A head-scratcher, that. But Dickinson Wright family law attorney Marlene Pontrelli says, “A major factor is people not wanting to file for divorce during the Thanksgiving and Christmas holidays. Waiting until after the holidays seems to be easier for couples, especially those with children.”

So it may not be you. But someone in your circle may be about to pop the big D question.

Why do I raise this macabre topic? Because Pontrelli and a fellow Dickinson lawyer Robert Schwartz will be signing copies of their book Divorce in Arizona: The Legal Process, Your Rights, and What to Expect at the Tempe branch of Changing Hands Bookstore this coming Saturday, January 10. They’ll be there from noon until 2:00 p.m.

Organizers describe the book as “a roadmap for couples obtaining a legal separation or divorce in Arizona. It answers the key questions that may arise during the process as well as questions people may not have thought to ask.”

Read more about the book here.

The bookstore is located at 6428 South McClintock Drive, Tempe. Phone: (480) 730-0205.

Arizona family law attorneys answer consumer questions during Lawyers on Call, September 2, 2014.

Arizona family law attorneys answer consumer questions during Lawyers on Call, September 2, 2014.

Some news from my State Bar colleague Alberto Rodriguez:

On Tuesday, September 2, volunteer lawyers offered their time to answer family law questions as part of the State Bar’s successful Lawyers on Call program.

Those volunteer attorneys answered 96 calls on family law issues—66 of which were addressed via social media. That resulted in a total of 162 people who were helped.

State Bar of Arizona SBA_Logo_ColorThe volunteer attorneys were: Steven Clark, Cody L. Hayes, Heidi Lukacsik, Kelly Mendoza, Jennifer Moshier, Felicia Schumacher, Mike Skupin and Margo A. Shorr.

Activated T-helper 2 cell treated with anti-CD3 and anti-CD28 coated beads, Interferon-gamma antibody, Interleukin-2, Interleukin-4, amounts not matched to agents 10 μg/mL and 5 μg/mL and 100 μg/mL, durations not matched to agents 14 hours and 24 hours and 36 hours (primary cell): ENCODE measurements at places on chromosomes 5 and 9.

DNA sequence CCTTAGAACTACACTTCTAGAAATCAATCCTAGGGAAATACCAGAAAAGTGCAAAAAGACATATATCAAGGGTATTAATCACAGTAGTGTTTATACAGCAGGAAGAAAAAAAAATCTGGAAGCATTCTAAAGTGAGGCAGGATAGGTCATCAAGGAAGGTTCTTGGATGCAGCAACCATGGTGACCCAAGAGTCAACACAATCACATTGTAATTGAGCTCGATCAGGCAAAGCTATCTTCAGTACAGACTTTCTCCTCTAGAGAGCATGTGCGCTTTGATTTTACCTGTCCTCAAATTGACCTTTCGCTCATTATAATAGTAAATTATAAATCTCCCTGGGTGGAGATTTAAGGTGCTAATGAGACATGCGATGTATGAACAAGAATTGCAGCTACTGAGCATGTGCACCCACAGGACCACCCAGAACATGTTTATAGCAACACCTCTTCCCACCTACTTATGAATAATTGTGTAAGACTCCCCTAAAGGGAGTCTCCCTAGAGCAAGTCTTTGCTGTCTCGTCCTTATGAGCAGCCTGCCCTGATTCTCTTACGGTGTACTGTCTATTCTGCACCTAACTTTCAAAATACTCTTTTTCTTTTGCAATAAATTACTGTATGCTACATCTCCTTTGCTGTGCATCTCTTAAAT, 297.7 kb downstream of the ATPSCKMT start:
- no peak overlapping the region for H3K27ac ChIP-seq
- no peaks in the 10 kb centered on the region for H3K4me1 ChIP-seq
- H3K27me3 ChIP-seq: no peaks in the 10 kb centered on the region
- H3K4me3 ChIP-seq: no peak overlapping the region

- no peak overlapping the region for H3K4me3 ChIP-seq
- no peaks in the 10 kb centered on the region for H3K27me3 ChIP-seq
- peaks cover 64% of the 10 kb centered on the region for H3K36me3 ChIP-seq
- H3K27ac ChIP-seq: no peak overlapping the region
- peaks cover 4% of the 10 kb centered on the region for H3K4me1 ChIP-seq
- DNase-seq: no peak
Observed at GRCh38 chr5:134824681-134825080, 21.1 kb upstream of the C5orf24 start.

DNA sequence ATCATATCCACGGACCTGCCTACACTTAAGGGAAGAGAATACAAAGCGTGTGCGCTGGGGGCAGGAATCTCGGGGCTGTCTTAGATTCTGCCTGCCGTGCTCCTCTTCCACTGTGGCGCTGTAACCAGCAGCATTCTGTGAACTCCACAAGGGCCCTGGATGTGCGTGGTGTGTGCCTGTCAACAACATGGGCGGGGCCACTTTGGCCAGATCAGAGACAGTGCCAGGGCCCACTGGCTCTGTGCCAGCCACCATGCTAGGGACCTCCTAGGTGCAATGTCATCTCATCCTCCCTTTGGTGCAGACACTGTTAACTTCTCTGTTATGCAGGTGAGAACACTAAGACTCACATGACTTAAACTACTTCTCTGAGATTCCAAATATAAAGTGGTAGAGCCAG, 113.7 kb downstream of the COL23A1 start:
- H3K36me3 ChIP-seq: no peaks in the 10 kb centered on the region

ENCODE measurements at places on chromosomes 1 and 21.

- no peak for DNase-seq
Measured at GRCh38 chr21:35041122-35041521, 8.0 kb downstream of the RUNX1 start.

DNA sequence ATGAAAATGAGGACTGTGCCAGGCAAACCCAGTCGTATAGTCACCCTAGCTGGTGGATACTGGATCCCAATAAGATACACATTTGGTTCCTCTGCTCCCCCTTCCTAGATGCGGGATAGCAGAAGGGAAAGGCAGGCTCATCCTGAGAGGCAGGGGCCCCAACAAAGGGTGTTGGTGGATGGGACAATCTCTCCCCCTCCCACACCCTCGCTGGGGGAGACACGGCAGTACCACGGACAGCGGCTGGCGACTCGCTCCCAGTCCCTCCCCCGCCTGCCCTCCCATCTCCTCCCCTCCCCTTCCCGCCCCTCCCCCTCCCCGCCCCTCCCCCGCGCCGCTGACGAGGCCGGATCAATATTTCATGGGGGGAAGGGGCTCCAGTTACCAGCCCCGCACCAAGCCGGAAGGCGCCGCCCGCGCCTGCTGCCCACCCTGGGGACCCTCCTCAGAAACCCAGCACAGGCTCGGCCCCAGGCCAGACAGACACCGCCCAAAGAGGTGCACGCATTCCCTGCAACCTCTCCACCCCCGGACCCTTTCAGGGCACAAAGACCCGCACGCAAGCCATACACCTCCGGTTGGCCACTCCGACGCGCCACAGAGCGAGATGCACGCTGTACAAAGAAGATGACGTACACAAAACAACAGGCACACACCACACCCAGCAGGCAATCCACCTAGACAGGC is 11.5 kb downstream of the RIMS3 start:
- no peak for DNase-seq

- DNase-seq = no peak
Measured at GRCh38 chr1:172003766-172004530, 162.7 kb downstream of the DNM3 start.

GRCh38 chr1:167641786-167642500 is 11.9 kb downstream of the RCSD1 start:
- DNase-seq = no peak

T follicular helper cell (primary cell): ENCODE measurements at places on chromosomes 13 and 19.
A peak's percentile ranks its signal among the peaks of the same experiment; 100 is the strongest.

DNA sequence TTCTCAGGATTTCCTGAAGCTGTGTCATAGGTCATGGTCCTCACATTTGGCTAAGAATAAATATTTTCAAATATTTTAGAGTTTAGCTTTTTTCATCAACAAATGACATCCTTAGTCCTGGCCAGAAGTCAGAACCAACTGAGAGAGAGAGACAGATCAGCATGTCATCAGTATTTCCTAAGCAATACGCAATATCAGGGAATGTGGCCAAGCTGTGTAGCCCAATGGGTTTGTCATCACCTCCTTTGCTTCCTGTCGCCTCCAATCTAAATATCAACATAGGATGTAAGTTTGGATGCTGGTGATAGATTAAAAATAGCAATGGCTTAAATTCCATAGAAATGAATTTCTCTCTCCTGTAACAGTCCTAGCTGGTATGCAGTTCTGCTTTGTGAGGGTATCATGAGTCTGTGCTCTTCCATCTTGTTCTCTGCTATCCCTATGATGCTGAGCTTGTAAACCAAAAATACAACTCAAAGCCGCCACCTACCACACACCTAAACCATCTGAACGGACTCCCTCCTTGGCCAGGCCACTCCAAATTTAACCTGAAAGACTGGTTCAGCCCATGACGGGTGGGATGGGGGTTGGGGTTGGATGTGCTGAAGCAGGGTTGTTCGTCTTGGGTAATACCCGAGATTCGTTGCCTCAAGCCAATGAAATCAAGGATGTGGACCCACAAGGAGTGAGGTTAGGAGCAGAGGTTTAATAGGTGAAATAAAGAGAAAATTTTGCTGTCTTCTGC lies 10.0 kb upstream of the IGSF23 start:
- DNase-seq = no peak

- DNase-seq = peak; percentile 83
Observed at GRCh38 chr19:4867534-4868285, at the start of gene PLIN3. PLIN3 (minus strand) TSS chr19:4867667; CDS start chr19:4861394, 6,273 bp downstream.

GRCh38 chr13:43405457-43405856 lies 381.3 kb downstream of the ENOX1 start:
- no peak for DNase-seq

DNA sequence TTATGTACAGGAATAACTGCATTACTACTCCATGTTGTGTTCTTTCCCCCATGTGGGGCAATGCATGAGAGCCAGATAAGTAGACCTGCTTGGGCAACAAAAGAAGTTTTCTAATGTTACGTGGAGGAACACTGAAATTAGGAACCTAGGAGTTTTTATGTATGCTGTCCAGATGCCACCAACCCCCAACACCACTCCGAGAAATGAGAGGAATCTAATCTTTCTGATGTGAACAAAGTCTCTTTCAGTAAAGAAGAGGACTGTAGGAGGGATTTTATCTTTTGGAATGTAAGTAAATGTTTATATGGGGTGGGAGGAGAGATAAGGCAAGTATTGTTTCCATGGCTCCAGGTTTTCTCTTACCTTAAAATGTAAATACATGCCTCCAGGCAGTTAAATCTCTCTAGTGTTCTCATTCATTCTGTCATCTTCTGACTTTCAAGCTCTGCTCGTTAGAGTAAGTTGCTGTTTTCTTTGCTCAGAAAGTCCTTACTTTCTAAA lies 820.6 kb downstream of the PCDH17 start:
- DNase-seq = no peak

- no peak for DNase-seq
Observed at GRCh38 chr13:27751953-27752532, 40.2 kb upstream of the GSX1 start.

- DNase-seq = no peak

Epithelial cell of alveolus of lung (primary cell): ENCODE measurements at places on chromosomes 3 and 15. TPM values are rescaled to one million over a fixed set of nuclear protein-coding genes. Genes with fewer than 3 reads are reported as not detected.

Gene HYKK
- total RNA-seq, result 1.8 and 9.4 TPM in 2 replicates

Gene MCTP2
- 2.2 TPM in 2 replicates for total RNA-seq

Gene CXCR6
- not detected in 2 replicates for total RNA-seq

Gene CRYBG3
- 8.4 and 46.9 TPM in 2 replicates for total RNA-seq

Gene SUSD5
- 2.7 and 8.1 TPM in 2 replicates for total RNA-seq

Two of the eight attorneys were first-time volunteers.

Attorneys received a wide variety of consumer questions. Among them:

  • How can I enforce a child support order? Can I modify a current child support order?
  • How can I terminate child support?
  • Do I have to allow for parenting time if I’m receiving child support?
  • What should I do if I can’t locate my child’s parent to request child support?
  • Do I have any rights as a grandparent?
  • Can I file for a divorce if my spouse doesn’t want to?
  • Can I file bankruptcy if I’m going through a divorce?
  • How do I enforce a divorce decree?

Social media has increased in popularity during the years Lawyers on Call has been in place. On September 2, 75 consumers asked their questions via the 12 News Facebook page, 66 of which attorneys Heidi Lukacsik and Margo Shorr responded to with their recommendations/advice.

Next month, volunteer lawyers will answer consumers’ bankruptcy and foreclosure questions on Tuesday, October 7.

Volunteer attorneys participate in the Lawyers on Call phone program, April 8, 2014, on the topic of family law.

Volunteer attorneys participate in the Lawyers on Call phone program, April 8, 2014, on the topic of family law.

Here is a follow-up to a State Bar event, by my colleague Alberto Rodriguez:

The State Bar of Arizona, azcentral.com and 12 News hosted the Lawyers on Call public service program on Tuesday, April 8.

The following is a recap of the program, which focused on family law—divorce, child support, and paternity issues

The volunteer attorneys were: Christa Banfield, Michael Clancy, Tali Collins, Michael Cordrey, DeeAn Gillespie Strub, Wendy Hernandez, Kris Leonhardt, Nancy Khiel, Londa Rivera and Patrick Sampair

State Bar of Arizona SBA_Logo_ColorVolunteer attorneys answered 148 calls on family law issues. An additional 41 consumers were assisted via social media, which gave us an impressive total of 189 people who were helped.

Here is a sample of consumer questions:

  • How do I modify current child support payments?
  • How do I request/establish child support?
  • How do I modify custody and parenting time?
  • How can I request grandparent’s rights? What are my rights as a grandparent?
  • Can I travel outside of the country with my children?
  • What are the differences between a legal separation and a divorce? Pros/cons?
  • How do we divide assets?
  • Do I qualify for spousal maintenance?
  • Do I need to hire an attorney to file for divorce?

Social media continues to be a successful element of Lawyers on Call.  41 consumers asked their questions via the 12 News Facebook page and attorney Kris Leonhardt responded with her recommendations/advice.

All 10 attorneys were first-time volunteers.

Next month, volunteer lawyers will answer consumers’ bankruptcy and foreclosure questions on Tuesday, May 6.